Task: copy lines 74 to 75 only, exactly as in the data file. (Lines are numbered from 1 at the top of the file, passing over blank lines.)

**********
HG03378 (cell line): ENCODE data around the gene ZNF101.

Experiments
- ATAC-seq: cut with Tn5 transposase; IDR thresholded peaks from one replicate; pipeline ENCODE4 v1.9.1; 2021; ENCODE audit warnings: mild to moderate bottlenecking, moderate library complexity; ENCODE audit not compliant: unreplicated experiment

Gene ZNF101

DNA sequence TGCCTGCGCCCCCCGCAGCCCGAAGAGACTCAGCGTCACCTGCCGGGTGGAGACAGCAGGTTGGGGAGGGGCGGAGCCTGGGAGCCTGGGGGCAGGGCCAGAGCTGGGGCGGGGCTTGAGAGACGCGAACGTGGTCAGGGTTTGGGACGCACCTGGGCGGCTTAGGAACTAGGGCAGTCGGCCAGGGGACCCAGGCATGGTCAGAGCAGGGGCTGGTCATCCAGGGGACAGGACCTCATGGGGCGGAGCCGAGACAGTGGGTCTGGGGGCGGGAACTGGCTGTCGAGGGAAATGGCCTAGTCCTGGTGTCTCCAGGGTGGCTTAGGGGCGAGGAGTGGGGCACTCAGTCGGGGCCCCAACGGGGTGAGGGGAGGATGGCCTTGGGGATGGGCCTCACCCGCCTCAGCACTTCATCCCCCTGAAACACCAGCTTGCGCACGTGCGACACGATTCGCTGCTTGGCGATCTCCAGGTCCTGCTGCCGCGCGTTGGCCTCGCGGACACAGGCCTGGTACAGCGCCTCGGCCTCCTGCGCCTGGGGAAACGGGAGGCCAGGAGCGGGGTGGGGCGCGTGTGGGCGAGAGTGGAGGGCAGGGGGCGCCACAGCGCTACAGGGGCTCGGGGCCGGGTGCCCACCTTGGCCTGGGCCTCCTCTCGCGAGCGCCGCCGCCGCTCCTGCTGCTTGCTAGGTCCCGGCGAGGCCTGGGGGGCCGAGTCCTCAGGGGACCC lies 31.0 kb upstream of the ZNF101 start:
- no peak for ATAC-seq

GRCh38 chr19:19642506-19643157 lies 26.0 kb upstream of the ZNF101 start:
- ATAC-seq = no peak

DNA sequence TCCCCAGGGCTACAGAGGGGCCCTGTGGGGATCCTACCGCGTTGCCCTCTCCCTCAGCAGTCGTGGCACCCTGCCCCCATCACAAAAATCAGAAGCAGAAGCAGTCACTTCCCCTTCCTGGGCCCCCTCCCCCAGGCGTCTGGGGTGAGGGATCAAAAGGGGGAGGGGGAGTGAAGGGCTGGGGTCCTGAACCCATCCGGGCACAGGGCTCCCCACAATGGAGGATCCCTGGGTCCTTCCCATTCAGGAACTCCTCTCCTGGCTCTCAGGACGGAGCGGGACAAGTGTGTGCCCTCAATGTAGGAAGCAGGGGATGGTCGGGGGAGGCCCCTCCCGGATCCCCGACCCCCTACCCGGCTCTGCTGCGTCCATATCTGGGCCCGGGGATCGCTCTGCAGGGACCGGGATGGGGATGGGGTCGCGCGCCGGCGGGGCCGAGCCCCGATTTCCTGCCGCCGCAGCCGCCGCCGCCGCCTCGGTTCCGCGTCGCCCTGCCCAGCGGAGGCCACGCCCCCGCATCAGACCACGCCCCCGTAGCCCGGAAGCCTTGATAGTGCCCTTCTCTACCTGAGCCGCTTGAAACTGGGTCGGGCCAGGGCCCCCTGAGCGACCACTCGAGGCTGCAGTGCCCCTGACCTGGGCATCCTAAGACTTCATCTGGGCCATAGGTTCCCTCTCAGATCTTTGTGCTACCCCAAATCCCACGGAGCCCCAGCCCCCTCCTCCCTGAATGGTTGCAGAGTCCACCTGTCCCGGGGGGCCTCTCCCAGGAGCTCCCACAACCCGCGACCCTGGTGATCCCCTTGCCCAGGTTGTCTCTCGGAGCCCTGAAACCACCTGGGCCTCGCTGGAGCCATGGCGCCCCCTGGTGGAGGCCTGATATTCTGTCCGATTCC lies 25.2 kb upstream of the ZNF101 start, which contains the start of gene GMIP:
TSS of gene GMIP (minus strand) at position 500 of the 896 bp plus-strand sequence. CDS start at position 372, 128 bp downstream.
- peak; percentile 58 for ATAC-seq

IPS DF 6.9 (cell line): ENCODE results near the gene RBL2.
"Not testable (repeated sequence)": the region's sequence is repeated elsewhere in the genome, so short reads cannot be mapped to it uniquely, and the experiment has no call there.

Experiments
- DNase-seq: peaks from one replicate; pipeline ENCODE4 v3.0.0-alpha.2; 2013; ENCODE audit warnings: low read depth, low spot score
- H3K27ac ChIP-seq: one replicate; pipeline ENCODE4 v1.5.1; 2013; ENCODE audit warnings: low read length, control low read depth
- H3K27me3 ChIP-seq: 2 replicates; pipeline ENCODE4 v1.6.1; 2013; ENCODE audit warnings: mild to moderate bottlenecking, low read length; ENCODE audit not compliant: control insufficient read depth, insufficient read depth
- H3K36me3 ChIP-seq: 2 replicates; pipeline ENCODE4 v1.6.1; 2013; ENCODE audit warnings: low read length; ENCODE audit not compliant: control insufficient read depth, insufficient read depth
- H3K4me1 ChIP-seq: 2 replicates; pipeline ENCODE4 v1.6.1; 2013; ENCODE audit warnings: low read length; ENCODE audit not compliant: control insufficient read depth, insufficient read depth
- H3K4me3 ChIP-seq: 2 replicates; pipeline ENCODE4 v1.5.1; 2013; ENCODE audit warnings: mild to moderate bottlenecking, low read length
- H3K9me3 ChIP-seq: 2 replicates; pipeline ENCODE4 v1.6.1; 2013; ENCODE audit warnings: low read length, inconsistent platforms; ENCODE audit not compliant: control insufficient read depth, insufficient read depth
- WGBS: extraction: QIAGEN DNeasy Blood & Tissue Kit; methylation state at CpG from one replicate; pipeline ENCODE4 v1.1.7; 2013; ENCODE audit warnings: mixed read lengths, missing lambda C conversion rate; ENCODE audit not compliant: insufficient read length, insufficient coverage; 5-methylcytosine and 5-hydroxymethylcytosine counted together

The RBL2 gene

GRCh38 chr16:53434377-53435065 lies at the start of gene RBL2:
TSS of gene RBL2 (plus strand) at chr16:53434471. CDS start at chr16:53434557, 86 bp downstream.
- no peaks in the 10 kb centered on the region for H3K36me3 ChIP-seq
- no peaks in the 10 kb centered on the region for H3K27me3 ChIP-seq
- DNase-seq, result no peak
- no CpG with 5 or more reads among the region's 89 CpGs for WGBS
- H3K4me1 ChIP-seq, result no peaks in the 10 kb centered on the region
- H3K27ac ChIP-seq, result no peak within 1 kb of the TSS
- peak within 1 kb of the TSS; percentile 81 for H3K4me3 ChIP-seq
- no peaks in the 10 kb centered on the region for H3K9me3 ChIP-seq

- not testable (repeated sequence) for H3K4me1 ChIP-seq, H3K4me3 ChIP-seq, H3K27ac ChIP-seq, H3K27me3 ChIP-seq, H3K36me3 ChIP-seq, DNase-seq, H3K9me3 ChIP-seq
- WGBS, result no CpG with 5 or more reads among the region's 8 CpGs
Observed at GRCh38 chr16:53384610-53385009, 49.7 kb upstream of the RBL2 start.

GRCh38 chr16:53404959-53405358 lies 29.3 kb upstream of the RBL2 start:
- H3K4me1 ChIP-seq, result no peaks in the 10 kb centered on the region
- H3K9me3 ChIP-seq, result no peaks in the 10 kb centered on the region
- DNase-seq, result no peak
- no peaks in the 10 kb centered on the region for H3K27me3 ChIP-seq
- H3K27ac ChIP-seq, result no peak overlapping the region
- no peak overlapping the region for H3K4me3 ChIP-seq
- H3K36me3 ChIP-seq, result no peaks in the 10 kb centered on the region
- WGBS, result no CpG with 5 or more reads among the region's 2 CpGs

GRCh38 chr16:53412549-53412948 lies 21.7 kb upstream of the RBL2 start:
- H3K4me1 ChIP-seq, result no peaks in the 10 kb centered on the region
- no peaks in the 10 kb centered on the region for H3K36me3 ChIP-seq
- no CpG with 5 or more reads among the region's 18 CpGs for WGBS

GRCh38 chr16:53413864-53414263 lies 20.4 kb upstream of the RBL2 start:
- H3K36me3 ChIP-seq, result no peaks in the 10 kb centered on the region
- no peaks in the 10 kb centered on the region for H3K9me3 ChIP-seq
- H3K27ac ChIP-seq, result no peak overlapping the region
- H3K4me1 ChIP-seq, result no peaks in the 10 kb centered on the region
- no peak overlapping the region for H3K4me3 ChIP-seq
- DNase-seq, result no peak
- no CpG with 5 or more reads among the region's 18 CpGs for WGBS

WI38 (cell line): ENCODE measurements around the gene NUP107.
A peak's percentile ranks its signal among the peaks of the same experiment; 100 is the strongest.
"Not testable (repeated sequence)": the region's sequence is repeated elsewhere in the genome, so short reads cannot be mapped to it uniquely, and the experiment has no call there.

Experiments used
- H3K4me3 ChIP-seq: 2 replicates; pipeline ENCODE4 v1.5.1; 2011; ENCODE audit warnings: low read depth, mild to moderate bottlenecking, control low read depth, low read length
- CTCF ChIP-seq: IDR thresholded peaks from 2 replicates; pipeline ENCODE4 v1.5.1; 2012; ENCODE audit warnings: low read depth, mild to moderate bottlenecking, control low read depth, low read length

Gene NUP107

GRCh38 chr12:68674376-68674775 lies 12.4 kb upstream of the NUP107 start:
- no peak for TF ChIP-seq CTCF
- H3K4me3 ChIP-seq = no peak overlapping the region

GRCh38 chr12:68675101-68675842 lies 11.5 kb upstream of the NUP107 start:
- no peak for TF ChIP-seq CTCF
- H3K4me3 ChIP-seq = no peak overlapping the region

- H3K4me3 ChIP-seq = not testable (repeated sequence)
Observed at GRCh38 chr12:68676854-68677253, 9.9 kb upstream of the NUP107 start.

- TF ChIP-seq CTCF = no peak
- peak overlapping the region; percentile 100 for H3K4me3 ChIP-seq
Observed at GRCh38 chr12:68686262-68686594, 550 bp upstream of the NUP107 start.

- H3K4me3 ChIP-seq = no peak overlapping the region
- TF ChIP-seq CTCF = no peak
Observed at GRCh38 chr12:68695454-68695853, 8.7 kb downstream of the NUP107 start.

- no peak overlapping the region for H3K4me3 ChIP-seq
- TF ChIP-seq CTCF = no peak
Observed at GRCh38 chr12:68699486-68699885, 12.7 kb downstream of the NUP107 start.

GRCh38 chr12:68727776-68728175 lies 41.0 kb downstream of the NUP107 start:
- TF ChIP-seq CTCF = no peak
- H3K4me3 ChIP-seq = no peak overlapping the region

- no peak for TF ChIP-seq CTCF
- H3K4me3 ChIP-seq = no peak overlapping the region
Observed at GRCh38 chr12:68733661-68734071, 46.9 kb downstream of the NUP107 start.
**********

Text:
- peak overlapping the region; percentile 100 for H3K4me3 ChIP-seq
Observed at GRCh38 chr12:68686262-68686594, 550 bp upstream of the NUP107 start.